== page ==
One of his disciples, Andrew, Simon Peter's brother, said to him, "There is a boy here who has five barley loaves and two fish, but what are they for so many?" Jesus said, “Have the people sit down” . . . (John 6:8-9)
Consider this question and respond on a scale of 1-10: As you begin this day (or continue to move through it, depending on when you read this), how would you rate your level of expectancy?
Read the question one more time. Slowly. Note that you are not being asked about your level of excitement about your day. Excitement and expectancy are not the same thing.
Excitement is a pleasure response to what the day holds for us. When we see good things ahead, we’re excited about the day. When the calendar has us engaging with people we really enjoy or doing things that bring us deep satisfaction, we sense within ourselves an eagerness to engage what’s in front of us. The pleasures we see and the energy we feel, we name excitement.
Some of you are looking at your day, and the last thing you feel right now is excitement. Boredom, possibly. Dread, hopefully not. But excitement? Hardly.
“Have the People Sit Down”Expectancy is a cousin to excitement, but not an identical twin. They share a common sense of ‘looking forward’ to something, but being expectant doesn’t require being excited. Expectancy grows in mystery, in the unknown or unclear spaces of what you’re dealing with. Being expectant means you know that something is about to happen – you just don’t know exactly what it is.
This week we’ve been thinking about how Jesus fed an enormous crowd of people with a boy’s sack lunch – five barley loaves and two fish to be precise. Jesus had presented his disciples with the problem of how these people would be fed, where they would get enough bread to go around. John allows us an insider take on the story. Jesus is asking a question, but he already knows what he will do (Jn. 6:6).
Once this meager meal has been placed in Jesus’ hands, he gives a word of instruction to his disciples. “Have the people sit down.”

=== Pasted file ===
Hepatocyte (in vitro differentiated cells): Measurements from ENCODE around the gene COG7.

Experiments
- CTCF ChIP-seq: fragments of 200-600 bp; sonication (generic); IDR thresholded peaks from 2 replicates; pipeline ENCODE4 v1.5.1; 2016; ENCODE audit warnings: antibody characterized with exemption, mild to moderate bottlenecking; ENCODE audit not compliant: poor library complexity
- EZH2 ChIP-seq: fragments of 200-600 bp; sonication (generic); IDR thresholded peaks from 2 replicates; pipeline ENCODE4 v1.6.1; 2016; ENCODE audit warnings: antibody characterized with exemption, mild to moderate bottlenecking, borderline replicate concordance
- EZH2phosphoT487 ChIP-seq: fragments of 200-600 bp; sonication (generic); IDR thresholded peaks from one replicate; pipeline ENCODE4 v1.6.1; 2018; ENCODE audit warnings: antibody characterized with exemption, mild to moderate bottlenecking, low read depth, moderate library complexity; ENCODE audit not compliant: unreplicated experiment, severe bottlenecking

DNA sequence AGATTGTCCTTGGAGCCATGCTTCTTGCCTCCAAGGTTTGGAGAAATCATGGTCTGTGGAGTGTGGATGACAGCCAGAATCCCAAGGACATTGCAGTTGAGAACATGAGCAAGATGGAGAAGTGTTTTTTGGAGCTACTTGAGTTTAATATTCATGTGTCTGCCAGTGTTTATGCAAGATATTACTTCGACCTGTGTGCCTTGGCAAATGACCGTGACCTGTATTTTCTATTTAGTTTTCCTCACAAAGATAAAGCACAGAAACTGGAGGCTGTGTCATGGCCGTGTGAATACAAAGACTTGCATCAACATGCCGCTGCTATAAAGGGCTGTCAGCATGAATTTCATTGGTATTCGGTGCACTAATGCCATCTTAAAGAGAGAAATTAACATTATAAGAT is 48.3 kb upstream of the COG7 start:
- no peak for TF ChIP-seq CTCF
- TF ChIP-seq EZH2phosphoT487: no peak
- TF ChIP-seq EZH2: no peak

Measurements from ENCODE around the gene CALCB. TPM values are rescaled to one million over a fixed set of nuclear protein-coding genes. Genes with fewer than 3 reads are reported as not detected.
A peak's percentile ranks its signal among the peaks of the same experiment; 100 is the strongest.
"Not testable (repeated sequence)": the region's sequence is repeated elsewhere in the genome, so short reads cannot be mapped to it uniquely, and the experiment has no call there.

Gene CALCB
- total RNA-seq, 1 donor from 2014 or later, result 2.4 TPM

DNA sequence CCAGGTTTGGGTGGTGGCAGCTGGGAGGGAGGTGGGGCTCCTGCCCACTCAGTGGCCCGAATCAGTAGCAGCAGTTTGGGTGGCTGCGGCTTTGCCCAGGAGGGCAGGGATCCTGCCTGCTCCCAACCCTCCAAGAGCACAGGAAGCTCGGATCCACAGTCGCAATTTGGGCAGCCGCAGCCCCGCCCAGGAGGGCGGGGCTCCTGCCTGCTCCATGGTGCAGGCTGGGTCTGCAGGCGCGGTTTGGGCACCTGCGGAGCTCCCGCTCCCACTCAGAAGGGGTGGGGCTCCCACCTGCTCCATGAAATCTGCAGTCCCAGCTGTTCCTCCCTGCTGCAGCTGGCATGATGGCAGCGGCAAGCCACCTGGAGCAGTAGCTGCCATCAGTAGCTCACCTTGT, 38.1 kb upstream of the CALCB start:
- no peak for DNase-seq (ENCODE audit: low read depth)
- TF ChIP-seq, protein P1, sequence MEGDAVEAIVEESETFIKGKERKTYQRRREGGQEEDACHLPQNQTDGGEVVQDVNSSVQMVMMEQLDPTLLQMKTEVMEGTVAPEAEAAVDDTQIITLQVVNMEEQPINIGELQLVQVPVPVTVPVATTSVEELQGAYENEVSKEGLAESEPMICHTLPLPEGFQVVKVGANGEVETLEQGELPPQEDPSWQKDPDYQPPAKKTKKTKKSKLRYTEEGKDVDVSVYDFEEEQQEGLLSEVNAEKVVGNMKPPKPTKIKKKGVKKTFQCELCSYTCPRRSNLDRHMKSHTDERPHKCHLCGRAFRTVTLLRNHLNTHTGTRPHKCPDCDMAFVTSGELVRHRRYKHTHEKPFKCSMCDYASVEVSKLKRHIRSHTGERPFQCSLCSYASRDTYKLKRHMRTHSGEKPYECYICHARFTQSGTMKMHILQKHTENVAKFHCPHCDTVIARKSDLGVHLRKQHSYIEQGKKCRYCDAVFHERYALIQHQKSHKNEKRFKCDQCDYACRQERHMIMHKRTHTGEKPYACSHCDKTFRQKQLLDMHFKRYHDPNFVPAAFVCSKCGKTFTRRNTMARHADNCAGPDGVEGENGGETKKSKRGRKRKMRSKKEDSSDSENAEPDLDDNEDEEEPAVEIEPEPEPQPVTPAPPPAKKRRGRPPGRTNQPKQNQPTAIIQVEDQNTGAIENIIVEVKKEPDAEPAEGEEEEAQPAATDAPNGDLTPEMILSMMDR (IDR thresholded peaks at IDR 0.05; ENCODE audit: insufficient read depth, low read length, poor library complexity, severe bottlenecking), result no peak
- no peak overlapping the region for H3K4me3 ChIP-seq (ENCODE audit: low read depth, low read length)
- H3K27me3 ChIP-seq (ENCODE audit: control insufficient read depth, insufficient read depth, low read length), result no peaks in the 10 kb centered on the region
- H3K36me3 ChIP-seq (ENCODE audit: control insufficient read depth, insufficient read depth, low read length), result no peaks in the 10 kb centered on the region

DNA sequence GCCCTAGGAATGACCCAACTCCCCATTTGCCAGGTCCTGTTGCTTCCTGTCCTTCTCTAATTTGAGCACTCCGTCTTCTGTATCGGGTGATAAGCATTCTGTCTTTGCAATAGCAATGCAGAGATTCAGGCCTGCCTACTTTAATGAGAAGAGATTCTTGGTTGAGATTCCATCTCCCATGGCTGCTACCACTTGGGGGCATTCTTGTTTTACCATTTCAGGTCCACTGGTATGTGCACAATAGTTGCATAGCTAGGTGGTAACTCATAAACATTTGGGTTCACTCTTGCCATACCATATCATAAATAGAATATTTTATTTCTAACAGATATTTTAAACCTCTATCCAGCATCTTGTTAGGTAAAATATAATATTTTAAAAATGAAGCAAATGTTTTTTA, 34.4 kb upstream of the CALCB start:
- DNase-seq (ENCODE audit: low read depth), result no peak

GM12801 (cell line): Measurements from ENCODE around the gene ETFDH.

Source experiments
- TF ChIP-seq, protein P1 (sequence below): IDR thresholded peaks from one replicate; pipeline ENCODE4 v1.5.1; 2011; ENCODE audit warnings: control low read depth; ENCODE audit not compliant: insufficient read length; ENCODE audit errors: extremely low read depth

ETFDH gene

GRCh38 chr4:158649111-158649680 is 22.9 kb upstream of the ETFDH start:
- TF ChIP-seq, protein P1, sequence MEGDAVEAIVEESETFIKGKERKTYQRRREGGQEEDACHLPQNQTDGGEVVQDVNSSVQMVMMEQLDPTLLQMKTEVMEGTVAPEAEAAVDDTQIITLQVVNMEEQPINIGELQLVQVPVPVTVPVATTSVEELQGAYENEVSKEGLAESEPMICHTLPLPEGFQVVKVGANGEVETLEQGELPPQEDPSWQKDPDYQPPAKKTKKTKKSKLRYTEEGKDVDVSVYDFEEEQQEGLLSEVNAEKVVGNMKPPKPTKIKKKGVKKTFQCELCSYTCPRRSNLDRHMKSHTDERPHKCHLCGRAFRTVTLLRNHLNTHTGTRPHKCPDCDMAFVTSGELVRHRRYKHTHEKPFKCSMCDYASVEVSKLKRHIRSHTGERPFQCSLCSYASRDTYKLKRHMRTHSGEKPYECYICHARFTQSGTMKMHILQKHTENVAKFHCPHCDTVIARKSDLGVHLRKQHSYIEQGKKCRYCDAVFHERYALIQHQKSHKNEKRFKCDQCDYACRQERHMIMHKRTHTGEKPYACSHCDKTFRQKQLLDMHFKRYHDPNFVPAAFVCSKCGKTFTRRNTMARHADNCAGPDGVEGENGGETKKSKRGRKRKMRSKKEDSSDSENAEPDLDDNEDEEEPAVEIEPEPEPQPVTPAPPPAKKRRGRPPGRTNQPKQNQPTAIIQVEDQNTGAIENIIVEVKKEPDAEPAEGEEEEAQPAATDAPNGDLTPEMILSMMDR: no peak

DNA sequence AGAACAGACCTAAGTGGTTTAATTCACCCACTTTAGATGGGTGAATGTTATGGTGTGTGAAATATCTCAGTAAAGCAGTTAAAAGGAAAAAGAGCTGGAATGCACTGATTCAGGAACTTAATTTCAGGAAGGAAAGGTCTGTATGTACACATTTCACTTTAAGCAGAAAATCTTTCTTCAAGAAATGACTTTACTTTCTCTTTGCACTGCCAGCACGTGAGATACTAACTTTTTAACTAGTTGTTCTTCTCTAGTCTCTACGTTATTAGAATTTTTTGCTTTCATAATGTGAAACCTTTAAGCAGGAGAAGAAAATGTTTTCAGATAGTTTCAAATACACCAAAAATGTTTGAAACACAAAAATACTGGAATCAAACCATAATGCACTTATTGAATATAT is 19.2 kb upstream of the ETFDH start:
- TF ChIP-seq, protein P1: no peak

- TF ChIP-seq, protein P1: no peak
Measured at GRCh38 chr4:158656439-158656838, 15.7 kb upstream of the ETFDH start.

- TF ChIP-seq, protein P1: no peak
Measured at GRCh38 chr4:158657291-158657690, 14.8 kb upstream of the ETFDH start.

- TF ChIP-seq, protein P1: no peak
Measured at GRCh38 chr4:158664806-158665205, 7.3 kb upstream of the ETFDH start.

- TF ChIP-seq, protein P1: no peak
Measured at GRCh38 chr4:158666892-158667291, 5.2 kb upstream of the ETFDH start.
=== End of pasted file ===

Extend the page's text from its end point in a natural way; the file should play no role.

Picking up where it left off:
This is the expectant moment. Philip and Andrew and the others have no idea what Jesus is about to do. The problem they face has not gone away. The crowd in front of them is still large. The only food they have on hand is still worthless to make a difference. But in all of this there is Jesus.
More than We ImagineTo live our days with expectancy means this: our problems don’t go away, but Jesus is with us. And while we don’t know exactly what Jesus will do, we know he will do something.
As the disciples urged people to sit down, spread a cloak or a blanket and get comfortable, Jesus offered a prayer of thanksgiving and began passing the bread. And he kept passing it. He kept on for a long while.
He kept passing bread until everyone was fed – not only fed but full. They didn’t get a quick snack. They received a meal and they had as much as they wanted (6:11-12). When Philip and Andrew were seating the multitude, they had no idea that Jesus would do what he did. To borrow words from Paul’s letter to the Ephesians, Jesus did “more than they could ask or imagine” (Eph. 3:20).
That’s what Jesus does. And that’s why you can live this day expectantly, whether you’re excited about your day or not. Place your life in his hands and watch for what he will do.
Prayer:Just like the small lunch that was entrusted to your hands, Lord Jesus, I give to you all that this day holds and all that concerns me. You know what you will do, and that truth alone is enough for me. I will wait and watch expectantly, knowing that you are good and what you do is good. Amen.